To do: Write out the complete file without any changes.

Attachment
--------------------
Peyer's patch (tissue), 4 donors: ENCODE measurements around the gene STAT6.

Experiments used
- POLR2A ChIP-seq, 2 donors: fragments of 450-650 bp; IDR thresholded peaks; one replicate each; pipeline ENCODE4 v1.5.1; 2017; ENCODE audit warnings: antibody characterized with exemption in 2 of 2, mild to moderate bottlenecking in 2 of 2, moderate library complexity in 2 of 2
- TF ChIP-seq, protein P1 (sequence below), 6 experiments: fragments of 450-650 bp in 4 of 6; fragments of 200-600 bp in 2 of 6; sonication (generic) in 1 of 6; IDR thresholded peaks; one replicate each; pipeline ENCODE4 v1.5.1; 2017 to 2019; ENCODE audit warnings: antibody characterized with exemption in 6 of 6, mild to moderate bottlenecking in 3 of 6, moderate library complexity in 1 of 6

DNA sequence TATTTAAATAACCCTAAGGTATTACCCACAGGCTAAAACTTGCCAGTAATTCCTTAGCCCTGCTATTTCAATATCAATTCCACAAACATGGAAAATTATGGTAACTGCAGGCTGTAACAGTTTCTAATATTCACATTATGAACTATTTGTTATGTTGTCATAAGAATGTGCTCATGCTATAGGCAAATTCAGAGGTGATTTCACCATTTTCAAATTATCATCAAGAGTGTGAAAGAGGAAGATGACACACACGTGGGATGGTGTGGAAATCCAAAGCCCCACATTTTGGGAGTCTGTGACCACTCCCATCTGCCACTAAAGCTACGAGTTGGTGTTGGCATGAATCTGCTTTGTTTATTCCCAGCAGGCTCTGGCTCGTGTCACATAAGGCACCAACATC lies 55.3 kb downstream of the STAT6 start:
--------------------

Peyer's patch (tissue), 4 donors: ENCODE measurements around the gene STAT6.

Experiments used
- POLR2A ChIP-seq, 2 donors: fragments of 450-650 bp; IDR thresholded peaks; one replicate each; pipeline ENCODE4 v1.5.1; 2017; ENCODE audit warnings: antibody characterized with exemption in 2 of 2, mild to moderate bottlenecking in 2 of 2, moderate library complexity in 2 of 2
- TF ChIP-seq, protein P1 (sequence below), 6 experiments: fragments of 450-650 bp in 4 of 6; fragments of 200-600 bp in 2 of 6; sonication (generic) in 1 of 6; IDR thresholded peaks; one replicate each; pipeline ENCODE4 v1.5.1; 2017 to 2019; ENCODE audit warnings: antibody characterized with exemption in 6 of 6, mild to moderate bottlenecking in 3 of 6, moderate library complexity in 1 of 6

DNA sequence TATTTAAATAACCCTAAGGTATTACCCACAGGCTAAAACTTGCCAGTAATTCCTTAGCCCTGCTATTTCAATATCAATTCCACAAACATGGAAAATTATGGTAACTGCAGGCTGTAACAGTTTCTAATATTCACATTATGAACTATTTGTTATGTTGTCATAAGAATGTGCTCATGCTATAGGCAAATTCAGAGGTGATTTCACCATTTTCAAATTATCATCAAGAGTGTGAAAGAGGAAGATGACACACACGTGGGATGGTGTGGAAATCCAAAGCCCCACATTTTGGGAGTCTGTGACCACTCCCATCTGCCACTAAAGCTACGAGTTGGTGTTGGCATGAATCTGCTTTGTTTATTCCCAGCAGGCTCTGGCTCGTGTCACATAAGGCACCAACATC lies 55.3 kb downstream of the STAT6 start: